Saturday

29th Apr 2017

Opinion

Europe: The other end of China's Silk Road

  • China is coming closer to European markets (Photo: dolmansaxlil)

All of the attention around Xi Jinping’s recent European trip was focused around his visit to Moscow in time for the May Day military parade.

By focusing so singly on the Moscow stop, however, the importance of the route he took was missed.

Dear EUobserver reader

Subscribe now for unrestricted access to EUobserver.

Sign up for 30 days' free trial, no obligation. Full subscription only 15 € / month or 150 € / year.

  1. Unlimited access on desktop and mobile
  2. All premium articles, analysis, commentary and investigations
  3. EUobserver archives

EUobserver is the only independent news media covering EU affairs in Brussels and all 28 member states.

♡ We value your support.

If you already have an account click here to login.

Coming soon after the President’s visit to Pakistan in which he laid out the China-Pakistan Economic Corridor (CPEC), this trip affirms one of the key routes of the Silk Road Economic Belt - running through Kazakhstan, Russia and Belarus to ultimately end in Europe.

This final link is the key which Europe needs to wake up to, to understand that this Chinese outward push is one that is both a reality and one that can advance European interests.

The Silk Road Economic Belt route of the ‘One Belt, One Road’ initiative advanced by Xi is going to become the cornerstone foreign policy of the current Chinese administration. Enmeshed in the idea of returning China to its place at the center of global power, the initiative has led to the fanning out of a number of economic and trade corridors from Beijing.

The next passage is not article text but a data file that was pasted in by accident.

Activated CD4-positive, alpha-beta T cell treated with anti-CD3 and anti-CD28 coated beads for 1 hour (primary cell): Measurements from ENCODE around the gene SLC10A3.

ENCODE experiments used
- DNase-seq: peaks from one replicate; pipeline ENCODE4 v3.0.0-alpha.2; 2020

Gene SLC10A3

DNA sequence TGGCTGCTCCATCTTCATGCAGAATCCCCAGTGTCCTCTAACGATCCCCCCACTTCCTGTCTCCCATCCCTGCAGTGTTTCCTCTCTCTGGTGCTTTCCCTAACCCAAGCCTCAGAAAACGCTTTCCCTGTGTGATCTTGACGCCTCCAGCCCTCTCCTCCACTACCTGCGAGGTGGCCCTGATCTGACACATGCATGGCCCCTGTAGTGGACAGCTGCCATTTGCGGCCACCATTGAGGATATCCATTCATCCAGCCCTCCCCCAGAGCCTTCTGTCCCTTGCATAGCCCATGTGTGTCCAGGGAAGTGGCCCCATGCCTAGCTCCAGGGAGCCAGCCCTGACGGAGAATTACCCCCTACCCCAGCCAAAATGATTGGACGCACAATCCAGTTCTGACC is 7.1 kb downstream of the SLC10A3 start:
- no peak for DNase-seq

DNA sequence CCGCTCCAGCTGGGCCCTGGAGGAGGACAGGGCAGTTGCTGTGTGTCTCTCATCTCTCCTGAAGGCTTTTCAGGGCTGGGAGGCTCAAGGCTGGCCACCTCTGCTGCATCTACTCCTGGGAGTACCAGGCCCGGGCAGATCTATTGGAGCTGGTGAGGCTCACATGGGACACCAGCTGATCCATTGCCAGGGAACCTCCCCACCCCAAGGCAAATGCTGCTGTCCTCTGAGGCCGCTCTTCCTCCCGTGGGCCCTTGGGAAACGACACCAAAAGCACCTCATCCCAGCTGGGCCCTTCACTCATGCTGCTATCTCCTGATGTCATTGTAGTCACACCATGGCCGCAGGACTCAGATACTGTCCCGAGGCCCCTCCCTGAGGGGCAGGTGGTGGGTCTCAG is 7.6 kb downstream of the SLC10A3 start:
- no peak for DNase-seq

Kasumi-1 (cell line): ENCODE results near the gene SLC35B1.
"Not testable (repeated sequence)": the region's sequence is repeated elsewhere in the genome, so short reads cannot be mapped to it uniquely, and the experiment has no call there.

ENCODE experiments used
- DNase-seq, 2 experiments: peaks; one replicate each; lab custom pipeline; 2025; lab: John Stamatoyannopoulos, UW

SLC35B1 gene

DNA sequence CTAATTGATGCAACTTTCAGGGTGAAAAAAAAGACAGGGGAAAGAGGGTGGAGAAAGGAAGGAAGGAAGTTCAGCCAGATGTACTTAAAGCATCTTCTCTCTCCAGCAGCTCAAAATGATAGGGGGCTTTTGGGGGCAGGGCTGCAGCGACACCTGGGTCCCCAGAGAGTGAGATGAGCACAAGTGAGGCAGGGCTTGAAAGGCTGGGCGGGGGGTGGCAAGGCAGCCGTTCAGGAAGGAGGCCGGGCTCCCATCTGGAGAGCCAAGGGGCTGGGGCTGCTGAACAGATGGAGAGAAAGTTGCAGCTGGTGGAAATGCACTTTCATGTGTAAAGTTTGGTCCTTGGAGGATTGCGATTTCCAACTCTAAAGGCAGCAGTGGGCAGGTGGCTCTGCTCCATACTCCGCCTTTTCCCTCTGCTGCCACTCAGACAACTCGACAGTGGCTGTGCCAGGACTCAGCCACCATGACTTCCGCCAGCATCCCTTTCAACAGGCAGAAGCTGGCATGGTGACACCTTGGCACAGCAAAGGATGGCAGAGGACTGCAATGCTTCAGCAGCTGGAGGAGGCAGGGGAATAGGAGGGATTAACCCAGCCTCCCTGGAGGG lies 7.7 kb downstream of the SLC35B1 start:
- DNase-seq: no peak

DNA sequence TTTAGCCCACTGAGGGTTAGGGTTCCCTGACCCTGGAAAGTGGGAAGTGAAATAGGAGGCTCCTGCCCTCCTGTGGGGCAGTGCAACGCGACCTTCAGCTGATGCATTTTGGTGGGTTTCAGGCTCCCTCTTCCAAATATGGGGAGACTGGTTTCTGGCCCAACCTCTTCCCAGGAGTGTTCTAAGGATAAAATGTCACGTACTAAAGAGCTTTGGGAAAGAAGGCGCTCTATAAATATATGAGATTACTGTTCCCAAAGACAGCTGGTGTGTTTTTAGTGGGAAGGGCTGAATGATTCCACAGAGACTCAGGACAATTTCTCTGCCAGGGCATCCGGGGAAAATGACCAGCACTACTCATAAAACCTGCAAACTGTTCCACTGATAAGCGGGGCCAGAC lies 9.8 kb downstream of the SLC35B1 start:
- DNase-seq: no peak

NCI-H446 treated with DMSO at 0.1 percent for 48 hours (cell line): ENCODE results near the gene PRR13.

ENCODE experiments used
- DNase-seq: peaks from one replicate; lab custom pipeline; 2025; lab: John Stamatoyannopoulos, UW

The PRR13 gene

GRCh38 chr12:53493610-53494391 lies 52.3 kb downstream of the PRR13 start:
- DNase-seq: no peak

The precursor to all of the ones currently talked about (a latticework of routes stretching out from China’s ports around the world through the Maritime Silk Road, through Pakistan in the CPEC, through Bangladesh-Myanmar and to India in the BCIM) was the route through Central Asia.

Initiated as part of a strategy to develop China’s western regions, the idea was to help reconnect Xinjiang to Central Asia, and ultimately through the region to European markets. For Beijing, Europe is the other end of the Silk Road Economic Belt.

In trying to implement its strategy, China has made a very conscious effort to reach out to Europe, in terms of official statements and an eagerness to try to find ways of working together on making this strategy work.

At this point it has gone beyond rhetoric. As well as pouring massive amounts of money in helping infrastructure across the former Soviet space, they have also looked at undertaking large investment projects in Belarus, Ukraine and other countries on Europe’s south-eastern periphery.

Closer to Europe

An economic force is sweeping along the Silk Road bringing China ever closer to European markets.

To some this will be seen as a threat. Chinese goods getting a quicker route to European markets will only place more pressure on already threatened European industries.

But this is a dynamic that is going to happen anyway and is already underway. Far better to try to focus on the other side of the equation and the potential opportunities.